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Fever -Tree ATP Tennis • Nick Kyrgios Beats Feliciano Lopez @ The Queen’s Club

By Richard Pagliario

 

LONDON—Practice makes perfect.

 

Unless you’re Nick Kyrgios, who rules out routine with ridiculous result.

 

Kyrgios rocketed 32 aces and denied two set points in the second set defeating defending Queen’s Club champion Feliciano Lopez, 7-6 (5), 7-6 (3), surging into his second straight grass-court semifinal at the Fever-Tree Championships.

 

The Brisbane champion blasted 32 aces for the second straight match, equaling his personal-best—for a three-set match—that he set in his 7-6 (3), 6-7 (5), 6-3 victory over British No. 1 Kyle Edmund yesterday.

 

It was Kyrgios’ second straight grass-court win over the Spanish left-hander, following his 6-4, 3-6, 6-3 victory in last week’s Stuttgart quarterfinals.

 

“Yeah, it obviously helped me a lot,” said Kyrgios, who has won all three grass-court encounters vs. the new Madrid tournament director. “I played him at Wimbledon, and I know what to expect from him. We have played each other a fair few times. We know what we’re both going to do. I know what his strengths are.”

 

The searing serve is his signature stroke. Kyrgios claims it was created from his desire to reduce running rather than hours of repetition on the practice court.

 

“It’s always been like this for me,” Kyrgios told the media while rarely taking his eyes off the Novak Djokovic vs. Adrian Mannarino match on the big screen in the interview room. “My serve’s been like this ever since I was a little kid. It was my best shot. I always based my game around it.

 

“It was one shot where I didn’t really practice much at all. I would hit maybe 10 or 15 serves a day, you know, would just relax and hit it as hard. I used to just throw the ball up and hit it as hard as I could. I guess just one day it started winning me easy points. I was, like, this is better than running, and that’s it.”

 

Blasting his wrecking ball serve off the back wall with destructive intent, Kyrgios erupted for four three-ace games and rocked four aces in the 10th game of the second set.

 

An audacious 134 second serve ace actually elicited gasps from some fans sitting behind the baseline and preceded a four-ace explosion in the 10th game of the second set.

 

Serving at 5-6, the dynamic Aussie denied two set points, including thumping his 30th ace to force the tie break. Kyrgios cranked his 32nd ace closing in 95 minutes.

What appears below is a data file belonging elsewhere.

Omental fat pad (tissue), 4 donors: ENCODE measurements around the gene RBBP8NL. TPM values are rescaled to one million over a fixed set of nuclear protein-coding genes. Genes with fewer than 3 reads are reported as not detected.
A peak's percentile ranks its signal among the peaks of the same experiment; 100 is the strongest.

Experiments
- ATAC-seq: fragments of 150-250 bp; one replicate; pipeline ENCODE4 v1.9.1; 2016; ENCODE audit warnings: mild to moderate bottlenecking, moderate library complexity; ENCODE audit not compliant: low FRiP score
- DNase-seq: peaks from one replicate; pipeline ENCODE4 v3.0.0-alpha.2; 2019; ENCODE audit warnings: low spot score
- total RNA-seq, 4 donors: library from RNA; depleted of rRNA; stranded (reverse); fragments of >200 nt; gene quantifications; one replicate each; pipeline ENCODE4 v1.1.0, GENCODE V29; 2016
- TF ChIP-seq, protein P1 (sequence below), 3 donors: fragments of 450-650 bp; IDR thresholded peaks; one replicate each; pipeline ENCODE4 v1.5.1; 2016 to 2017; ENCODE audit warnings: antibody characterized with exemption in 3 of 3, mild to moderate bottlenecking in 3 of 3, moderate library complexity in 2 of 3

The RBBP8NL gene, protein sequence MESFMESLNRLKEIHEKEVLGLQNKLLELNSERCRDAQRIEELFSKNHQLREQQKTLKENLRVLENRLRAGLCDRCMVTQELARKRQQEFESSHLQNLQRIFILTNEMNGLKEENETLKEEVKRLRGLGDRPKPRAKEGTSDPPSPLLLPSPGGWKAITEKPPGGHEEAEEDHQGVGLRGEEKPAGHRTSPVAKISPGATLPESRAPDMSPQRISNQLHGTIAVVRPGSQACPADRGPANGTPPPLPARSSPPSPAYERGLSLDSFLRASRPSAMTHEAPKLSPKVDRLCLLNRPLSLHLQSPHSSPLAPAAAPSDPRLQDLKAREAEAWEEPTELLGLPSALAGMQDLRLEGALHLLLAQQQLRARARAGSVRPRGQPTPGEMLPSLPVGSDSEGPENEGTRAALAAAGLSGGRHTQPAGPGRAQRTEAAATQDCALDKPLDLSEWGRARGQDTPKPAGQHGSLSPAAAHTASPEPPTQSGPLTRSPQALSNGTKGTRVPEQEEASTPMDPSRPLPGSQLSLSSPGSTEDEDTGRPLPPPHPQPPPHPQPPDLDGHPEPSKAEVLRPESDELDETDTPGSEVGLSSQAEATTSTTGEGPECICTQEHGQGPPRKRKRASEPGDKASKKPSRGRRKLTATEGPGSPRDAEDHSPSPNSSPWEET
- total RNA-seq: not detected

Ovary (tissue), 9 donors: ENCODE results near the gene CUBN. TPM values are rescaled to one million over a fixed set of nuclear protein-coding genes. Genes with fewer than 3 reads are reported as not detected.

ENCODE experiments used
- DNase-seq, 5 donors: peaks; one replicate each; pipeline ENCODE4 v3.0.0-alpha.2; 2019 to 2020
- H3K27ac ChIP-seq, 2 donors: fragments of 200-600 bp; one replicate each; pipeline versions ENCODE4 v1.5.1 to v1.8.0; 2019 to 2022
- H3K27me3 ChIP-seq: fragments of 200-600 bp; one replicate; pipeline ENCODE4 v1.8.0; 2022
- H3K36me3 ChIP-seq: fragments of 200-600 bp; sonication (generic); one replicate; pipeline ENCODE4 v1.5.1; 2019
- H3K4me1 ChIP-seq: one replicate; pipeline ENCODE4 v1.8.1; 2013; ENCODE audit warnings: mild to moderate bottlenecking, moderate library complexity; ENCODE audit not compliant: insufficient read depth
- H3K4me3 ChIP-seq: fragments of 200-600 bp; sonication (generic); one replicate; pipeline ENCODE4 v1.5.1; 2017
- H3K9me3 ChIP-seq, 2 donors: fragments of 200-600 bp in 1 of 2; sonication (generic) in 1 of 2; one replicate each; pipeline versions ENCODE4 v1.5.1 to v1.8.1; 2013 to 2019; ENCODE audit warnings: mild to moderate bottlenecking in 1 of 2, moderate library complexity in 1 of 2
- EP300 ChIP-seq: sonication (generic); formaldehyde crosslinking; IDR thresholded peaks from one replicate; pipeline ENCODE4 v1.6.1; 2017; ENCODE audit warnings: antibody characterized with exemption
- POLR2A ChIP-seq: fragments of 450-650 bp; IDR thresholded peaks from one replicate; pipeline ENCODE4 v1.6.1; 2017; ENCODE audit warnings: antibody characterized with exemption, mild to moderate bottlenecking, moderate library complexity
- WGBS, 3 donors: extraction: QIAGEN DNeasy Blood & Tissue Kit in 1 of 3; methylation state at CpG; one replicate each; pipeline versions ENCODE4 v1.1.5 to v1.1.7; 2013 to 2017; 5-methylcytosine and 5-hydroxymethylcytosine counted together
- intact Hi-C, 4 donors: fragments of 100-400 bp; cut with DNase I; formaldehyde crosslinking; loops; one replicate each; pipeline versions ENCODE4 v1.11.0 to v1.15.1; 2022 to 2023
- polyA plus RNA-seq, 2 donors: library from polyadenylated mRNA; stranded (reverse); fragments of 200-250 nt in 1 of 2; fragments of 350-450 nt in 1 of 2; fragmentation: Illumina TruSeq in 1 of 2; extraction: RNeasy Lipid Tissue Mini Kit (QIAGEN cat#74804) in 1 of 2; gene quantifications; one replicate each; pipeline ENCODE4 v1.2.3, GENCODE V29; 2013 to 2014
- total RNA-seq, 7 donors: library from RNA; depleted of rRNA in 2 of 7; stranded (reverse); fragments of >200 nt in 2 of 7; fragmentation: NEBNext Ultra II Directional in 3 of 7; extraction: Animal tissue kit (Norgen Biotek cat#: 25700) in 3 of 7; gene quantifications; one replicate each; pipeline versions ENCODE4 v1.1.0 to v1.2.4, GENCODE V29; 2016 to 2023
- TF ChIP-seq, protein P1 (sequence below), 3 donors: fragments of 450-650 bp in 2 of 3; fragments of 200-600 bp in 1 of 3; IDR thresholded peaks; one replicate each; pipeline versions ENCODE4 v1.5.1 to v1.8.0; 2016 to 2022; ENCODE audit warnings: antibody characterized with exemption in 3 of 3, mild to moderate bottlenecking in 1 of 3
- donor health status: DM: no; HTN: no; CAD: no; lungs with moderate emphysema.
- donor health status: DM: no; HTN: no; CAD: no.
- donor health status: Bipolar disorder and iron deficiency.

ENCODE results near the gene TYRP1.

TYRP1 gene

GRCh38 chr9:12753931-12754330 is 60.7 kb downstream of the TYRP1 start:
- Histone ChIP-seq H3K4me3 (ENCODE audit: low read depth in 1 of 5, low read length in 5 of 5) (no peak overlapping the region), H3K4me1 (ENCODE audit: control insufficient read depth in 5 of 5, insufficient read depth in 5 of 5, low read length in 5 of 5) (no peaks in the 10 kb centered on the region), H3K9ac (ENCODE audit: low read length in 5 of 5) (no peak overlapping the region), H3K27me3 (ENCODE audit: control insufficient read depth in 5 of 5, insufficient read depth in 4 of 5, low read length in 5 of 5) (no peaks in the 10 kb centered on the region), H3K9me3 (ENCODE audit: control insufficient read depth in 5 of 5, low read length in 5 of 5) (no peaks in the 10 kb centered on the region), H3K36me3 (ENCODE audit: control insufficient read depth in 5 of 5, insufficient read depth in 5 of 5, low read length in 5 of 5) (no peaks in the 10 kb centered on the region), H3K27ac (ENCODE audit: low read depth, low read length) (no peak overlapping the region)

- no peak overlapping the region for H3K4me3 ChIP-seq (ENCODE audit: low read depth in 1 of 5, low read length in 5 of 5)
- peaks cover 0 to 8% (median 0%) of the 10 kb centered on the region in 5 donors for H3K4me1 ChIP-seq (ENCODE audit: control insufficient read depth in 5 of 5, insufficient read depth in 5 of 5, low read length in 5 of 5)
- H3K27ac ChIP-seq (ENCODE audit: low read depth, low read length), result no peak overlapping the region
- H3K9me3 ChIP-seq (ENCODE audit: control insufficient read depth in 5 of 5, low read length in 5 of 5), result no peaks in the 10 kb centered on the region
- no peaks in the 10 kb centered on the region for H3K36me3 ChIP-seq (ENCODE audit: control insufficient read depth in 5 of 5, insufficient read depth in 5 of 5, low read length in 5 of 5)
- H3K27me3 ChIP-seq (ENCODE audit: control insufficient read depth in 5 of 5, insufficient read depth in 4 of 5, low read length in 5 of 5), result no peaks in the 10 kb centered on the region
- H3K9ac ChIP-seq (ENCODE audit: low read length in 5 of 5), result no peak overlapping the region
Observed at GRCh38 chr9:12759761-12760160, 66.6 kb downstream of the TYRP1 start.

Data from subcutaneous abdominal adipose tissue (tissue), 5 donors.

Delivering a tournament-best 82 aces in wins over two-time Wimbledon champion Andy Murray, British No. 1 Edmund and defending champion Lopez reinforces Kyrgios’ belief that less is more.

 

“I never, ever go out on the practice court and hit serves for the sake of hitting serves,” Kyrgios said. “I don’t even hit any serves [in practice]. I always play points out of the hand and maybe roll my arm over maybe five, 10 times and that’s it.”

 

Kyrgios, who tested Wimbledon champion Roger Federer in a third-set tiebreak in the Stuttgart semifinals last weekend, will take on Wimbledon finalist Marin Cilic for a spot in Sunday’s final.

 

In a rematch of the 2017 Wimbledon semifinals, the top-seeded Cilic conquered Sam Querrey for the sixth time in as many meetings, 7-6 (3), 6-2, charging into his fourth semifinal of the season.

 

It will be the third encounter between the 2012 Queen’s Club champion and Kyrgios, who have split two prior matches. Kyrgios won their most recent meeting, 6-2, 7-6 (3) in the 2016 Marseille final claiming his maiden title without surrendering serve in 47 service games.

 

“He’s extremely dangerous when he’s playing well,” Cilic said of Kyrgios. “I think he’s got the game [to be a major champion], great serve, great athleticism, all of the shots. You also have to put all these things into two weeks [to win a Grand Slam]. He’s got that ability.”

 

The 23-year-old Aussie oozes easy power and natural shot-making skills, but Cilic is the more disciplined player and devoted competitor.

 

“He does everything really well,” Kyrgios said of Cilic. “He serves well. He’s got an unbelievable backhand. His forehand is quite big. Moves pretty well for a big man. Returns well.

 

“I know it’s going to be very tough. Last time I played him was a while ago, Marseilles final, but, yeah, it’s going to be tough. He obviously feels very confident on the grass. I mean, he played Querrey today and looked really, really good.”

 

Brisbane champion Kyrgios has produced his most proactive tennis since claiming his first title on home soil back in January.

 

The man who unleashed a career-best 37 aces toppling top-ranked Rafael Nadal en route to the 2014 Wimbledon quarterfinals says his chronic right elbow pain has subsided and is serving notice he’s a serious threat for SW19.

 

“I definitely feel like my preparation for Wimbledon maybe hasn’t been this good before,” Kyrgios said. “I have never won a round here. I have always gone into Wimbledon maybe a little bit underdone match-wise.

 

“I have played a lot of matches going into Wimbledon, which is maybe something that can help me going forward.”

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